Folks, we didn’t make this up. Indra Nooyi, PepsiCo’s CEO, was recently interviewed by Fortune magazine. Substantial parts of the interview dealt with the mega corporation’s shift to healthier foods. To be more accurate, less-bad foods.
Currently, the largest food and beverage company in America receives $10 billion of its annual revenue, or 18% of its overall revenue, from what Nooyi likes to call “good-for-you” (read: healthier than average) products like Dole, Quaker Oats and Tazo teas. The goal? Up that figure to $30 billion by 2020.
Well, that’s interesting. Quaker Oats chewy granola bars with trans-fats are good for me? And Dole’s Peaches in heavy syrup?
Here’s what Mrs. Nooyi, a vegetarian, had to say about her industry and the world obesity problem:
If all consumers exercised, did what they had to do, the problem of obesity wouldn’t exist. But because society has changed so much, I think we can also be part of the solution by transforming our portfolio.
Get this, if we all did what we had to, we could eat Lay’s chips for breakfast and down it with a 2 liter bottle of Mountain Dew. Hitting the gym for an hour, we could then devour some Doritos for lunch together with a double cheeseburger.
If I look at our portfolio, I think you can classify them into three groups: “fun-for-you foods” like Pepsi, Doritos, Lays, and Mountain Dew, “better-for-you” products like Diet Pepsi, PepsiMax, Baked Lays, Sobi Life Water, Propel, all of these products, and “good-for-you” products like Quaker, Tropicana, Naked Juice, Gatorade.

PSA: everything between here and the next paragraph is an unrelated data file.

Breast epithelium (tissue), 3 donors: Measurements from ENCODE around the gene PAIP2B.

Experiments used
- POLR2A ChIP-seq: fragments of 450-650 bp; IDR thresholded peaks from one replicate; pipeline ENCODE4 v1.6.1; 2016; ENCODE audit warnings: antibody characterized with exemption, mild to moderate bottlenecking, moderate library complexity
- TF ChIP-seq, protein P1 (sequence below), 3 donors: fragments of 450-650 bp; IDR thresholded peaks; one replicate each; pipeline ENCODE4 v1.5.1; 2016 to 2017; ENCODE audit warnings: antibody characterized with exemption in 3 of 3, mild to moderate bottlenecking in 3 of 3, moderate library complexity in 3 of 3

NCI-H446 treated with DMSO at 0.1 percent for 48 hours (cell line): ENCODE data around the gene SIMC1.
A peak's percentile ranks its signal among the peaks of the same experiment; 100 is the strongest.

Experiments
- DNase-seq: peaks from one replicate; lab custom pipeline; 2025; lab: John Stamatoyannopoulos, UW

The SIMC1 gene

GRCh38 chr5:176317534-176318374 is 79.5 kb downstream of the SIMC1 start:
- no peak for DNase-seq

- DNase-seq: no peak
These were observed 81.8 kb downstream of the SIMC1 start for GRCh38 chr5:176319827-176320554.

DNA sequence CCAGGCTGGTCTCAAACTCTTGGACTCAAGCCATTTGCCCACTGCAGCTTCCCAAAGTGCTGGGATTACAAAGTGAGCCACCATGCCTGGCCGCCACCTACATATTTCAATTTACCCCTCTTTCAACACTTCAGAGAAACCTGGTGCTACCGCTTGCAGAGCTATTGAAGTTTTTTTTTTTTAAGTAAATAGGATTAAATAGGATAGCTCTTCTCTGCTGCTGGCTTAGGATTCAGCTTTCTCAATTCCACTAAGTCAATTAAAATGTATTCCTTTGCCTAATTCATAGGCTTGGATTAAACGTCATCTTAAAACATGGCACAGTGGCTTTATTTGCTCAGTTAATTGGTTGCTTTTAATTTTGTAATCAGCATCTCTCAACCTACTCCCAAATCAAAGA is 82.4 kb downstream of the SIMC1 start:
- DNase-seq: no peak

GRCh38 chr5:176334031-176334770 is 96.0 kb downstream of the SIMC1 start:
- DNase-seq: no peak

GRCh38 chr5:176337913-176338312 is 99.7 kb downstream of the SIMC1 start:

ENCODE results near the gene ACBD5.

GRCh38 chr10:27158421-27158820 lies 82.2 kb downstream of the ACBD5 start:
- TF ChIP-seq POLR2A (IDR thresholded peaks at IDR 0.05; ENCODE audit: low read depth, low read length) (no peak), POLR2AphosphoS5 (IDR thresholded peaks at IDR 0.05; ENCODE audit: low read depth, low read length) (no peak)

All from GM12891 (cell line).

There’s a place for balance in everyone’s portfolio. Our overall goal is to increase the number of great tasting, “better-for-you” products and “good-for-you” products, while making sure our “fun-for-you” products still have a place in consumers’ lives. Read more from Fortune…
While the progression makes sense in that each category is less bad than the previous, it simply is not true that Gatorade is good for anybody other than PepsiCo. Nor are fruit juices and drinks, whose sugar content is comparable to Pepsi. Doctors and Dietitians today do not recommend juice, rather eating a whole fruit, in order to gain all its benefits, especially the fiber.
And the amount of advertising dollars spent to get kids hooked on sugary soft drinks is much more aggressive than the benign making sure our “fun-for-you” products still have a place in consumers’ lives.
But how can you blame Indra Nooyi. Her first and foremost responsibility is to here shareholders. Consumers and environment are secondary, in each and every business decision. Yes, she is gearing her company to “performance with purpose”, and being a globally responsible corporation. With $100B in annual revenue, there is no doubt many of PepsiCo’s decisions have profound impact on the planet and on billions of people. So why not be really creative?
Imagine if the company really went all out for nutrition and health, dumping all the silly soft drinks and using its logistical centers and distribution capability to deliver local farm fresh produce to neighborhoods across the country. Imagine that instead of comping up with a new salt granule to make potato chips less salty, they would invent 10 new products from other veggies like broccoli and kale. That would be a true revolution.
Bottom line: In a sense, PepsiCo’s current moves leave consumers worse off now than in the past. We once knew better than to eat junk food. Now they’re telling us they’ve improved it and it’s healthy for us.
What to do at the supermarket:
Skip the beverage aisles completely. Nothing there for you. Tap water is better for you and the environment. The money saved ($500 for a family of four annually) can go to buying fresh fruits and vegetables.
And limit the snacks you buy to a handful at a time. Snacking does not have to be a bag of chips each time. A banana can also be a snack.